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Botnet activity

Botnet activity

Visualization showing botnet activity geographically. The time bar at the bottom shows temporal trends and filters traffic shown on the map.
Data from
Image generated using KeyLines.

Botnet traffic

Botnet traffic

Using a dataset from, this graph shows botnet traffic between 5000 computers at the University of San Diego. Different colors were used to indicate different protocols. Nodes represent computers and were sized by degree. Edges represent packets, weighted by packet size. Image generated using KeyLines.

Visual Analytics Needs a Strong Data Backend

Visual Analytics, especially the exploration of data requires a scalable and flexible data backend. It is not uncommon that gigabytes, maybe even terabytes of data need to be queried for a specific analytics tasks. Furthermore, the more context around log data is available, the more expressive the data gets and the deeper the insight that can be discovered in the data. How can we gather all that context and combine it with both network-based, as well as host-based data? What are the data access requirements? How can we run data mining algorithms, such as clustering across all of the data? What kind of data store do we need for that? Do we need a search engine as a backend? Or a columnar data store?

I recently wrote a paper about the topic of a security data lake that is a concept of a data backend enabling a variety of processing and access use-cases. A short introduction to the topic is available as well.

Maybe at a later point in time, I will try to address the topic of data science and techniques, as well as workflows to make all that big data actionable. How do you take a terabyte of data and find actual insights? Just dropping that data into a network graph visualization is not going to help. You need a bit more to make that happen. But again, more on that later.

If you want to learn more about how to visualize and analyze terabytes of data, attend the Visual Analytics Workshop at BlackHat 2015 in Las Vegas.

Again, here is where you download the paper.

Linked Graphs Showing DNS Traffic on the Network

Linked Graphs Showing DNS Traffic on the Network

This is a screenshot from a tool called Mondrian where we show network traffic. DNS traffic in particular. The bar charts show the breakdown of sources, destinations, and ports. The parallel coordinate shows all three variables at the same time. The red parts highlight an interesting visual pattern. What is it?

My Laptop Communicating

My Laptop Communicating

This link graph shows communications of my laptop. The big cluster in the middle is Web traffic. The surroundings are all kinds of processes running under OSX. The output was rendered in WebGL. Copyright 2015 pixlcloud llc.

Network Flows - Linked Views

Network Flows - Linked Views

This image shows a network flow graph of flow events. The output is rendered in WebGL through a proprietary tool. Copyright 2015 pixlcloud llc

How To Use Your Screens in the Security Operations Center

I just wrote a short blog post about how to get value and use out of your large SOC (security operations center) screens. I have seen too many SOCs that have CNN running on the screens and whenever customers or executives walk in, they quickly switch over to some kind of meaningless world maps that look kind of sexy, but have no security relevant purpose at all. From a security analyst's perspective, it is really not very useful to know from where across the globe most of the network packets are hitting our network. All those sexy looking attack maps really don't have that much value. Well, they can be sexy and provoke conversations. But there are ways to get more out of your expensive screens. Read how:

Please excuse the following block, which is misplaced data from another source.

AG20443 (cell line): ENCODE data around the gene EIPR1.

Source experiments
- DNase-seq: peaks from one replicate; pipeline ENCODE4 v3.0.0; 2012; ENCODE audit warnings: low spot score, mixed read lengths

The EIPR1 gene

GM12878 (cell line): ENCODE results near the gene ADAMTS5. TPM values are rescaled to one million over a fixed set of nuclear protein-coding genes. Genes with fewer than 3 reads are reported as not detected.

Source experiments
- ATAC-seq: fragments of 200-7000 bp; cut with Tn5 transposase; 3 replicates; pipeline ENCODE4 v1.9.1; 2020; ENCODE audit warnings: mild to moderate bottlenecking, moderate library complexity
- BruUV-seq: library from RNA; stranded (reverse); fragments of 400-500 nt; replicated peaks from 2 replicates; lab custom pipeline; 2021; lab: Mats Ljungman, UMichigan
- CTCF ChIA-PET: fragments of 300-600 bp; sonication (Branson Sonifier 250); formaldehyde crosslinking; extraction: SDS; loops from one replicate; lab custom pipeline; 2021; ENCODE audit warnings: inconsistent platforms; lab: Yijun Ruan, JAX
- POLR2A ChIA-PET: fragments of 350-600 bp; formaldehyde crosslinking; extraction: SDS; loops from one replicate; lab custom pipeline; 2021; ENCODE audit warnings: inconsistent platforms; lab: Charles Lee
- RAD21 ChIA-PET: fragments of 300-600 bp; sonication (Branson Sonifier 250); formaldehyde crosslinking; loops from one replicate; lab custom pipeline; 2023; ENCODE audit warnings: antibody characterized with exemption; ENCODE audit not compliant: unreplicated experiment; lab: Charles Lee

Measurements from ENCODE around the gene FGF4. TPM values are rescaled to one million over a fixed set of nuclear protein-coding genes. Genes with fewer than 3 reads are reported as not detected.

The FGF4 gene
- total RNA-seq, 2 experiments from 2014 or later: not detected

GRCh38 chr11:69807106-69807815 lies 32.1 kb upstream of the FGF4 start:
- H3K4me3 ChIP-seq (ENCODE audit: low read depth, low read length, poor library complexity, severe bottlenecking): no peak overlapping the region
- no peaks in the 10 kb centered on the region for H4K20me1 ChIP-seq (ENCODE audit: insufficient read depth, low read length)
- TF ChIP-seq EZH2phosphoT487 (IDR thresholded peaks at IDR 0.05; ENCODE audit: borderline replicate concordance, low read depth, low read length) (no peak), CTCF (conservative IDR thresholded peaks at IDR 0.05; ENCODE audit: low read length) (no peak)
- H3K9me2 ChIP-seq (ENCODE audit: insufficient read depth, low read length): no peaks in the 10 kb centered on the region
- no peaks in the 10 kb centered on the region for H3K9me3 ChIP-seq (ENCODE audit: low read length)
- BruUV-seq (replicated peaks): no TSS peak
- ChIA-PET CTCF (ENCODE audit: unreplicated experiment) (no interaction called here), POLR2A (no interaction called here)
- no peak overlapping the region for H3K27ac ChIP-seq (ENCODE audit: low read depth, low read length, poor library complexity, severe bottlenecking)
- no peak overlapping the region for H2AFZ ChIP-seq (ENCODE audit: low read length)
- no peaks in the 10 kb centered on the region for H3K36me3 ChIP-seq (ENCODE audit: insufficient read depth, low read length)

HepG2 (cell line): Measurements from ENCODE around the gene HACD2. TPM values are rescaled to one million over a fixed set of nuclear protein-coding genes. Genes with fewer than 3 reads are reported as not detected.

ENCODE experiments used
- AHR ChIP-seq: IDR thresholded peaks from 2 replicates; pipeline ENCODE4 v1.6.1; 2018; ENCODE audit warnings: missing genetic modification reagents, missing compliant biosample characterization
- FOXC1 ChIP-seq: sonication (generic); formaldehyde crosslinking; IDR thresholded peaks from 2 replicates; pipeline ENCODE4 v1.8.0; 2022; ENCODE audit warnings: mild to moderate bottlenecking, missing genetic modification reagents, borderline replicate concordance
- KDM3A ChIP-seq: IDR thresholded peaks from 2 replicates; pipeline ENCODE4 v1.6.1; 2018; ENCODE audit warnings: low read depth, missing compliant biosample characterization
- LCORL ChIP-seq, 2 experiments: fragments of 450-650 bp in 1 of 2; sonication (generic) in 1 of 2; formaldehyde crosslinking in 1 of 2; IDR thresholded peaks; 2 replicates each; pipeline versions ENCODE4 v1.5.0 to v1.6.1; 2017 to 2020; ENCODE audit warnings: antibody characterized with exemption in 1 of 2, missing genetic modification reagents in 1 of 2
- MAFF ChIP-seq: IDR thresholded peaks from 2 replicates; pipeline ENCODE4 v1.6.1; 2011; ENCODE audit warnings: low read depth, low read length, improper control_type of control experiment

Dashboards in the Security Opartions Center (SOC)

DNS Behavior - Puzzle

I need your help!

I am looking through an old log file of a server with IP address that I operated in 2002. The machine was running SuSE linux 6.0 (i386). It ran bind (9.1.0), sendmail (8.11.2), and was mainly used as a SMTP server to send mails for a number of users. I found these logs from my pf firewall that was in front of the box:

Oct 21 06:06:58.096785 rule 57/0(match): pass in on xl1: > 2520 [1au][|domain] (DF)
Oct 21 06:06:58.401472 rule 57/0(match): pass in on xl1: > 16979 [1au][|domain] (DF)
Oct 21 06:07:00.407500 rule 57/0(match): pass in on xl1: > 47817 [1au][|domain] (DF)
Oct 21 06:07:02.417637 rule 57/0(match): pass in on xl1: > 34849[|domain] (DF)
Oct 21 06:07:11.298946 rule 57/0(match): pass in on xl1: > 20792 [1au] MX? (39) (DF)
Oct 21 06:07:11.477536 rule 57/0(match): pass in on xl1: > 21611 [1au] MX? (39) (DF)
Oct 21 06:07:11.804894 rule 57/0(match): pass in on xl1: > 21263 [1au] MX? (39) (DF)
Oct 21 06:15:19.667120 rule 57/0(match): pass in on xl1: > 60127 [1au] MX? (50) (DF)
Oct 21 06:15:19.691967 rule 57/0(match): pass in on xl1: > 58792 [1au] MX? (50) (DF)
Oct 21 06:20:00.844472 rule 57/0(match): pass in on xl1: > 29396 MX? (27) (DF)
Oct 21 06:20:00.859900 rule 57/0(match): pass in on xl1: > 14698[|domain] (DF)
Oct 21 06:20:01.021076 rule 57/0(match): pass in on xl1: > 13317 [1au] MX? (38) (DF)
Oct 21 06:20:01.070317 rule 57/0(match): pass in on xl1: > 14337 [1au] MX? (48) (DF)
Oct 21 06:21:02.121813 rule 57/0(match): pass in on xl1: > 34672 MX? (28) (DF)
Oct 21 06:21:02.297033 rule 57/0(match): pass in on xl1: > 25081 [1au] MX? (39) (DF)

As you can see, there are a number of DNS lookups. They span a total of about two weeks and ALL of them are using a source port of 1030. Why 1030? Why is it fixed all the time? Shouldn't the source port change?

There are other logs intermixed, where DNS lookups happen from other source ports:

Oct 13 20:46:03.915405 rule 184/0(match): pass in on xl1: > 60676+[|domain]

Those are normal and I completely understand those. Any ideas why all these others have 1030 as a source port?

DAVIX 2014 - Released